"The Book of Skin" explores the amazingly elaborate and varied functions, roles and meanings of human skin within Western culture.
Skin, Steven Connor argues, has never been more visible.
He examines a wide range of sources, including literature, non-fiction and medical texts; art, photography and film; and, folklore, popular song and language.
The book covers all aspects of skin's cultural history, including the chromatics of skin colour and pigmentation, blushing, suntanning, paleness, darkening, tattooing, scarification, the Turin shroud, the Mummy, the Invisible Man, the destructive rage exercised against skin in all kinds of violent fantasies, and the intensities and attenuations of touch.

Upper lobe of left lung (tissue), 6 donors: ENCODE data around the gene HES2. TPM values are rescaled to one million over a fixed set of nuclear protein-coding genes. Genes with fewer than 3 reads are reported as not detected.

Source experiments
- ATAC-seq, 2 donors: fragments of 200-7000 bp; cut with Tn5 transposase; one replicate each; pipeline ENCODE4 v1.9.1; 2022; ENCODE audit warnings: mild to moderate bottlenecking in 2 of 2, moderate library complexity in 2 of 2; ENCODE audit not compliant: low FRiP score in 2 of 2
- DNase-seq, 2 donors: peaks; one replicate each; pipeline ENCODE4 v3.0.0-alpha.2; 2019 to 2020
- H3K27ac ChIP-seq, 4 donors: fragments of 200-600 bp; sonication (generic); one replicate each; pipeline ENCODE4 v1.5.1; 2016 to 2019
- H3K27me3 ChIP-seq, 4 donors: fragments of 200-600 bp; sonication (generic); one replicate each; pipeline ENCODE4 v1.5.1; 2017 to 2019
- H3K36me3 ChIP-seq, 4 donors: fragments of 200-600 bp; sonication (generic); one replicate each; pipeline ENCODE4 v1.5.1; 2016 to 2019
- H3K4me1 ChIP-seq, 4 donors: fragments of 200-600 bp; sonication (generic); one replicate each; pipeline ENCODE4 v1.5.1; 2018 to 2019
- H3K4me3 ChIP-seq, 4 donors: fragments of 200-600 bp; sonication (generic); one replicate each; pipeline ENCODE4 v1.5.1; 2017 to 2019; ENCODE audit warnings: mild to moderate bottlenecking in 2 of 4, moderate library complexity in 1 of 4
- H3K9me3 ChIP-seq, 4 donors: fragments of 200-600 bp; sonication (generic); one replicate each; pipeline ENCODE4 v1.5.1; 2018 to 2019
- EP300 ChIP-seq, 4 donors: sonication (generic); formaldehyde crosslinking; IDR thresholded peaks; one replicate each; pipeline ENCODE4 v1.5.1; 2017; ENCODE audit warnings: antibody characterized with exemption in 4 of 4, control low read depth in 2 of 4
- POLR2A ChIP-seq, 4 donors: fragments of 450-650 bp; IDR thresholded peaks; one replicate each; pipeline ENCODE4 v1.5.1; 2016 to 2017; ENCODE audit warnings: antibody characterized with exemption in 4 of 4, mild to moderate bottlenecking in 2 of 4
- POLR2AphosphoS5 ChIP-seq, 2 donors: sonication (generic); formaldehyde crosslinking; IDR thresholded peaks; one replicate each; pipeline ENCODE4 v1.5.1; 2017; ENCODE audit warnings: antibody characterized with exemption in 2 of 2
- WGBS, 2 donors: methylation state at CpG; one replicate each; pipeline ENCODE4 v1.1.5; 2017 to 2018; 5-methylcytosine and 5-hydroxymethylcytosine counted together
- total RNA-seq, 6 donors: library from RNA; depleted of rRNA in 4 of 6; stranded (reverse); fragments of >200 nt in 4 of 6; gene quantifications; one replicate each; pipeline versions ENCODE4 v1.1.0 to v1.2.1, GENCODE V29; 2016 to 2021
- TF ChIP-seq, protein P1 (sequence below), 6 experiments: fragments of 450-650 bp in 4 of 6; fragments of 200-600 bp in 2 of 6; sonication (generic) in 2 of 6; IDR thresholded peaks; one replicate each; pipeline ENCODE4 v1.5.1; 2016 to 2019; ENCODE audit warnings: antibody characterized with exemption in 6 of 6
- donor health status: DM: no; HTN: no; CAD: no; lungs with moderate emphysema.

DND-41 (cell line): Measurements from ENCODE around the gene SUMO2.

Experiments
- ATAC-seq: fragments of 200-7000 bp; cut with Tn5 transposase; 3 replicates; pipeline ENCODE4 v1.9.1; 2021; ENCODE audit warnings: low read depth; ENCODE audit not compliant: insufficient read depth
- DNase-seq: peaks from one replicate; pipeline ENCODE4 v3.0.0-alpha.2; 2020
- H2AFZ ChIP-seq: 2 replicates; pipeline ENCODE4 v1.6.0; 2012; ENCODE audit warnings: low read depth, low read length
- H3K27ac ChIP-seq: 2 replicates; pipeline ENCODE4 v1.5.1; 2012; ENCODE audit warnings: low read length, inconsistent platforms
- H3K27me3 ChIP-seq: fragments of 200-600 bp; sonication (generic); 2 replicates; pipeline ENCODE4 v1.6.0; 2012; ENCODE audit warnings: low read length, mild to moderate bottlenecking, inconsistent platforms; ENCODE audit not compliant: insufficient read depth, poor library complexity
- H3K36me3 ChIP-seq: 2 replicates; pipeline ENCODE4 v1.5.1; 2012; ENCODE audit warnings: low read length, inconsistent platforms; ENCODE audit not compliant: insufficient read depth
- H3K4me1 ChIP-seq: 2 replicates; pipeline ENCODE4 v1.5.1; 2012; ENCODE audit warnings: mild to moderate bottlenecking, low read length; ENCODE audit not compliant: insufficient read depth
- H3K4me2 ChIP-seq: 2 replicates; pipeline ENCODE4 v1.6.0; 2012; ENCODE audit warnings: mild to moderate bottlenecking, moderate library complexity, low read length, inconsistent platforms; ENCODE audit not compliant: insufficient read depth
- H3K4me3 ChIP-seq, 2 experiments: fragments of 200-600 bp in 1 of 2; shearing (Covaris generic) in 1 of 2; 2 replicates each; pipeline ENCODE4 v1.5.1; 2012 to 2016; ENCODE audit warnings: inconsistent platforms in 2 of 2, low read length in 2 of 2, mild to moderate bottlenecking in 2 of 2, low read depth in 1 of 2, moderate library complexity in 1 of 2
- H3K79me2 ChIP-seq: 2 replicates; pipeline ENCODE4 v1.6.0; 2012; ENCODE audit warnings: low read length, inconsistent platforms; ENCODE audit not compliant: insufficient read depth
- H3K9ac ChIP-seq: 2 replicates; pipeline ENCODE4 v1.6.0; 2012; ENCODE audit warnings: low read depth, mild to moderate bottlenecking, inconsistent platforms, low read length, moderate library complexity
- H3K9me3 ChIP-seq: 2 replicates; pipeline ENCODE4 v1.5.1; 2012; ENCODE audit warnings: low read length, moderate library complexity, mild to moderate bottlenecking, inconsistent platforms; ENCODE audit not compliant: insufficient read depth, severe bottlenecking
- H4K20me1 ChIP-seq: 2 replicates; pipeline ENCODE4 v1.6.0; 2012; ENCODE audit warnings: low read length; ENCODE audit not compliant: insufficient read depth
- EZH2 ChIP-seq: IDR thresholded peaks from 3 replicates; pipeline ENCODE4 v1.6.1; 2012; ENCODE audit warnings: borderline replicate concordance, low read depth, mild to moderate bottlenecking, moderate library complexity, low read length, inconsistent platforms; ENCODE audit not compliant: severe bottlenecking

Connor also explains why particular colours are ascribed to feelings and conditions, such as green for envy, purple for rage and yellow for cowardice.
Moving from the human body itself to photography and the cinema screen, and from medieval leprosy, Renaissance flaying, and syphilis to cosmetics, plastic surgery and contemporary skin cancers, the author fully surveys our skin's obvious and yet unfamiliar terrain. "The Book of Skin" shows that skin has never been at once so manifest and so in jeopardy as it is today, when, as Marshall MacLuhan puts it, each of us wears all of mankind as his skin.